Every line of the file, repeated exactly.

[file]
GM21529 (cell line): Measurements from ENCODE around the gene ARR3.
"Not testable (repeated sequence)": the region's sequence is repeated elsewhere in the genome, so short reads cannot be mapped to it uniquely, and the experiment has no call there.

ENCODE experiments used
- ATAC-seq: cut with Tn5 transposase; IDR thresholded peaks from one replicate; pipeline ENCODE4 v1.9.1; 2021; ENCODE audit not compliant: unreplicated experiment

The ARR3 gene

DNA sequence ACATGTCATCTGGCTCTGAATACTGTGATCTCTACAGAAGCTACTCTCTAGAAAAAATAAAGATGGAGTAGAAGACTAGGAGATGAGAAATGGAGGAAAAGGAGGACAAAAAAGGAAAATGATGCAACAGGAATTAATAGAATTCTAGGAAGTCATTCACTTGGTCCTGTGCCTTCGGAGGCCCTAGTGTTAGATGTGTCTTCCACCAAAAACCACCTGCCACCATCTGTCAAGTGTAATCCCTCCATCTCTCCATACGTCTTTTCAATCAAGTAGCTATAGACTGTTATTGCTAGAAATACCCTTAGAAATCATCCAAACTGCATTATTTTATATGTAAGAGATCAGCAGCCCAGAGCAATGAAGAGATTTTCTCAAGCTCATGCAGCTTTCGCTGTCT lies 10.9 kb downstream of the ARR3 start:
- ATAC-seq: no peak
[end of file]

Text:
GM21529 (cell line): Measurements from ENCODE around the gene ARR3.
"Not testable (repeated sequence)": the region's sequence is repeated elsewhere in the genome, so short reads cannot be mapped to it uniquely, and the experiment has no call there.

ENCODE experiments used
- ATAC-seq: cut with Tn5 transposase; IDR thresholded peaks from one replicate; pipeline ENCODE4 v1.9.1; 2021; ENCODE audit not compliant: unreplicated experiment

The ARR3 gene

DNA sequence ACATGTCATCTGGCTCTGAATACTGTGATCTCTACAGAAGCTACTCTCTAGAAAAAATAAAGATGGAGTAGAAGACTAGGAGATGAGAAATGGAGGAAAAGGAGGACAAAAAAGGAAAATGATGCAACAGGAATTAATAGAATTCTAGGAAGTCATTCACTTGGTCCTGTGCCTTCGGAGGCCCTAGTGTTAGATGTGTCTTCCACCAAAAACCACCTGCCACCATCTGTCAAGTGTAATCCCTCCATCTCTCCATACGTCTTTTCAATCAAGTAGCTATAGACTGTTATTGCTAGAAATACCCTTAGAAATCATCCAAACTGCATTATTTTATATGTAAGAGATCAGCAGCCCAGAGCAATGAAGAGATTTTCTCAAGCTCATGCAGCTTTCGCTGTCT lies 10.9 kb downstream of the ARR3 start:
- ATAC-seq: no peak